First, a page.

In 2014, during an interview with an LA Times journalist, I once again referenced “300,000 things.” A year later a blogger contacted me to get the reference for “300,000 things” and, with surety, I turned to my bookcase to look it up. – Much to my dismay I wasn’t able to find it! This has haunted me ever since because I get inquires several times a year. Google “300,000 things” and you’ll find me, page after page. It’s been cited as law. It’s crazy! To anyone who inquires, I send a template letter confessing my sin for not having the reference. I let inquiring minds know that I never conducted a study on this topic nor have I ever laid claim to conducting a study. However, an excellent reference book that highlights the number of items in the rooms of average middle class homes is a UCLA study (and where I thought for sure this 300,000 number would be revealed) may be found at https://www.amazon.com/Life-Home-Twenty-First-Century-Families/dp/1931745617/ref=sr_1_1?ie=UTF8&qid=1466375054&sr=8-1&keywords=life+at+home+in+the+21st+century.
The photos in the book certainly tell a big story of what’s happening in the homes of many people.
I didn’t begin my professional life as an organizer. Rather, I spent the bulk of my career in higher education – as a student, a professor, and an administrator. Budget cuts in 2008 led to a job lay-off at the tender age of 50. It was the beginning of the 2008 recession and the first time in my life that I couldn’t find a job. So I created one.
In those first few months of stepping foot into A Clear Path, I read everything I could put my hands on the topic of de-cluttering and organizing. One thing I remember reading impressed the hell out of me: The average household contains about 300,000 things.
In order to grow my company, I needed clients, which I found by speaking to numerous groups and organizations about clutter, and where I often referenced “300,000 things.”
I’ve asked some colleagues and a few clients to conduct informal surveys in their clients’ home or in their own home. We’ve concluded that items in homes could very well number up 300,000 if one were to count every single thing from underpants to office supplies to photographs to silverware.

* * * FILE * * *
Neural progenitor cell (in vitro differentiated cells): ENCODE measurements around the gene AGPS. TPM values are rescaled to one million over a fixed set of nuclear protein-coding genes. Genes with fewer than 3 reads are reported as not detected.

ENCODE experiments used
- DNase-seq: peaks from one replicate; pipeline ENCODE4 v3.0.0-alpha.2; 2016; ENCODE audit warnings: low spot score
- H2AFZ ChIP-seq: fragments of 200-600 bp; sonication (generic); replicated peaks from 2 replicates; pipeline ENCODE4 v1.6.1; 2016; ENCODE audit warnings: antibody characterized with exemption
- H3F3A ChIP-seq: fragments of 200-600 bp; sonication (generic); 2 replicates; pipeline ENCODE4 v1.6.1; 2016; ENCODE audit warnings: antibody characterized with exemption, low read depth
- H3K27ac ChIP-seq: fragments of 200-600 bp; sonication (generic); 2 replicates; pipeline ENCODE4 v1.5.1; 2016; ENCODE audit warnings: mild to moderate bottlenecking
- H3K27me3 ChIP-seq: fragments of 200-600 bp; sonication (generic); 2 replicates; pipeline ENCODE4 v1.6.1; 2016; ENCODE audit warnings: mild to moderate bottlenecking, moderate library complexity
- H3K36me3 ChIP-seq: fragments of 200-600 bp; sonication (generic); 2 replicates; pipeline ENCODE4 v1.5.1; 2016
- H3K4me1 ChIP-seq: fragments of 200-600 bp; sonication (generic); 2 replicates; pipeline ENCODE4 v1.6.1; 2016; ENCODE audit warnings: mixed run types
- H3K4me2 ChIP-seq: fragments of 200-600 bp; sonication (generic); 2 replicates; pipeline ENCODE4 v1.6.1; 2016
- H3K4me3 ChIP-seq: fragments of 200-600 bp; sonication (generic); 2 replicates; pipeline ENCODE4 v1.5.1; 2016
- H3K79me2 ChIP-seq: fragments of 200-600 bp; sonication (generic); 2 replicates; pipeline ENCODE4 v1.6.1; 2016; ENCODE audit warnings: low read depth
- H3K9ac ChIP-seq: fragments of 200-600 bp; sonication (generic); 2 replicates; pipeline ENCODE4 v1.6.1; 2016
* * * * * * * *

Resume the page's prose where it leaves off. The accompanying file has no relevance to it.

I’m serious. Go room-by-room in your home, starting with the kitchen. Count:
• pots and pans and lids
• storage containers (and their lids!)
• utensils, plates, cups and bowls
• cereal boxes
You get where I’m going? Next up, do the living room.
• Books in bookcases, tsotchkies on shelves
• TV, speakers, laptops, and myriad techy stuff
• A couch, chairs, and fluffy pillows
Dining room? Where do you eat? Count chairs, a table, cupboard, and table linens. And don’t forget candle holders and candles.
I often see a lot of stuff in home offices. My clients love office supply stores, and here’s what they take home:
• Packets of Post-it Notes in several sizes and colors and shapes.
• Copy paper, envelopes, file folders, hanging file folders, boxes filled with notecards and thank you notes, and birthday cards.
• Wrapping paper.
• Tape, scissors, stapler and staples.
• This is actually a nearly endless list – but you get the drift.
• Oh, and don’t forget the box of cords.
Let’s move to the bedroom. How many pair of black pants does one need to own? Start counting:
• Shirts and blouses
• Socks, shoes, purses, totes, robes, work-out clothes, jackets, belts. And all the furniture.
Don’t forget the bathroom.
And this is a small house!
I’ve often wondered if I had it in me to conduct a study about the average number of items the average household contained. If 300,000 things is where we land, it would be nice to finally put the query to bed. And I will never be out of work again.